Rosalind — Mendel’s First Law

Another Rosalind problem, where an easy formula is hidden under a huge background.

Let’s try to understand the problem by illustrating the example case

Example case: 2 2 2 produces 0.78333


k = number of homozygous dominant = number of YY = 2

m = number of heterozygous = number of Yy = 2

n = number of homozygous recessive = number of yy = 2

So, there are 2 + 2 + 2 = 6 organisms. Since they can all mate each other, it gives us 15 pairs (6 * (6–1) /2 = 15). We have to fiund out:

(number of productions where dominant allele “Y” is present) / (total number of productions)

You could actually generate all possible pairs, collect and their production, and calculate the result.


The key here to generate productions for all cases. There are 6 possible cases:

1. Homozygous dominant-Homozygous dominant(YY — YY)

Produces all homozygous dominant

2. Homozygous Recessive-Homozygous Recessive (yy-yy)

Produces all homozygous recessive

3. Heterozygous-Heterozygous (Yy-Yy)

Produces 2 heterozygous, 1 homozygous dominant, and 1 homozygous recessive

4. Homozygous Dominant-Heterozygous (YY-Yy)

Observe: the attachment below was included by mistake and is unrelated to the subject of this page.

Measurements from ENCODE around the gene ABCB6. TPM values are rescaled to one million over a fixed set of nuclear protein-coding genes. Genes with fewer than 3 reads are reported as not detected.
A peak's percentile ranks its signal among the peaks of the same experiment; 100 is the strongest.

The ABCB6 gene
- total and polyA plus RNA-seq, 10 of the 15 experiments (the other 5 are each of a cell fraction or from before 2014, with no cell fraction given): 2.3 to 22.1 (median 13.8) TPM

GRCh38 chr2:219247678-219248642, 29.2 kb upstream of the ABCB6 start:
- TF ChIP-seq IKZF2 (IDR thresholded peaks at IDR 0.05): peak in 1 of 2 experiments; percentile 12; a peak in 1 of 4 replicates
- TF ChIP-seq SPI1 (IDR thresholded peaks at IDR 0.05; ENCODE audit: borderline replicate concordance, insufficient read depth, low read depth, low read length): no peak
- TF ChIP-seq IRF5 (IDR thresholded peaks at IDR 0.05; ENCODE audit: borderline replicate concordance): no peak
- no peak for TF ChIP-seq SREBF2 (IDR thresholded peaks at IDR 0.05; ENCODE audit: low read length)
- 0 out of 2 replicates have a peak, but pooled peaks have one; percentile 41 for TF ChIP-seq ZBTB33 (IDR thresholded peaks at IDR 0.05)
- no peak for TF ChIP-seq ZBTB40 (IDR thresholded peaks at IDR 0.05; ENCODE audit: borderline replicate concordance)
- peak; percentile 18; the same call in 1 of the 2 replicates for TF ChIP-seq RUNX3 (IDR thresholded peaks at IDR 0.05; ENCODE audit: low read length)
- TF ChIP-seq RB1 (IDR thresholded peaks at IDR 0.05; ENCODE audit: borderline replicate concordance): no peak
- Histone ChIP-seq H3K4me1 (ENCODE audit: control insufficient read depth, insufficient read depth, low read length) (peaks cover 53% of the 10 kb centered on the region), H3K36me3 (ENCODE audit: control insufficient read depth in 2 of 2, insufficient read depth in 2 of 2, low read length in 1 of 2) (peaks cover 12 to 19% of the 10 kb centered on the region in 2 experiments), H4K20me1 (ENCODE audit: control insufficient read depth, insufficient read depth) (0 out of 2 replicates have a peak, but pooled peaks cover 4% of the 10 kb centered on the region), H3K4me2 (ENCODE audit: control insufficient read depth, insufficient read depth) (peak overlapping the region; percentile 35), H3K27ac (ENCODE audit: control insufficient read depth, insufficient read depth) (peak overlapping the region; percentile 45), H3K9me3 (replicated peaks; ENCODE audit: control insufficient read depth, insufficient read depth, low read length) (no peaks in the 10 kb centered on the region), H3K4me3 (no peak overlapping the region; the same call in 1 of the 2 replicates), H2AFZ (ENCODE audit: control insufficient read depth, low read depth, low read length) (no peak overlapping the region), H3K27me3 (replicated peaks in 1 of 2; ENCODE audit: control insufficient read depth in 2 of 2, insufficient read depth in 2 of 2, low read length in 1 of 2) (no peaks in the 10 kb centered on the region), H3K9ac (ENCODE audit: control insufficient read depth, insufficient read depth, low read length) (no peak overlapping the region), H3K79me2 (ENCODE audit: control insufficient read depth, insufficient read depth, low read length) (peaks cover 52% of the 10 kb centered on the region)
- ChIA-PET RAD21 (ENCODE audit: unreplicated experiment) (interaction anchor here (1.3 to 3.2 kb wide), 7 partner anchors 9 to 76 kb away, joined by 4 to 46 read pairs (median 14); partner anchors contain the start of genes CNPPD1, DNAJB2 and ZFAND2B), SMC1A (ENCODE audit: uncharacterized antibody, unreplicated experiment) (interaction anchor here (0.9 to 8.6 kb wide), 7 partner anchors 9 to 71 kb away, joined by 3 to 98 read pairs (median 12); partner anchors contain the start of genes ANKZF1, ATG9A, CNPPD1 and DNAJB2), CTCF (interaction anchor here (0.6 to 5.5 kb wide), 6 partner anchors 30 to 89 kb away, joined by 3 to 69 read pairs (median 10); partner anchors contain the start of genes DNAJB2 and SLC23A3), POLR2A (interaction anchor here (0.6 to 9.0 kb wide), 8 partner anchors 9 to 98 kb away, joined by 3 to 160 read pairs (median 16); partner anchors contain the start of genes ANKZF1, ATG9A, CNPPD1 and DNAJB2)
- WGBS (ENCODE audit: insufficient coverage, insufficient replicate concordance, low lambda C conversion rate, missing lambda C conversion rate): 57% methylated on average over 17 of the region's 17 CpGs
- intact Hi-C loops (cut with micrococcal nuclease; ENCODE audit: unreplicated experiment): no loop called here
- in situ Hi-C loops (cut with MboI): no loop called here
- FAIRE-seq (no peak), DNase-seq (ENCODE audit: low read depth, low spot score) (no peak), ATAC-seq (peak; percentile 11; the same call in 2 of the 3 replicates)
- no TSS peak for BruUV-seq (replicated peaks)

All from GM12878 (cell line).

Produces 2 heterozygous, 2 homozygous dominant

5. Homozygous Recessive-Heterozygous (yy-Yy)

Produces 2 heterozygous, 2 homozygous receissive

5. Homozygous Dominant-Homozygous Recessive(YY-yy)

Produces 4 heterozygous

Since each pair gives you 4 possible productions, for 15 possible pairs, there are total 15 X 4 = 60 possible productions. You can count and find out that among them, dominant allele (Y) is present in 47 cases, and 47/60 = 0.78333, which is the result.


However, I found other people solved this with even much shorter code. One guy even solved it with a one-line formula. You might want to check them too.

Any questions — please leave a comment. Glad to help!

Jack of a few trades, master of none.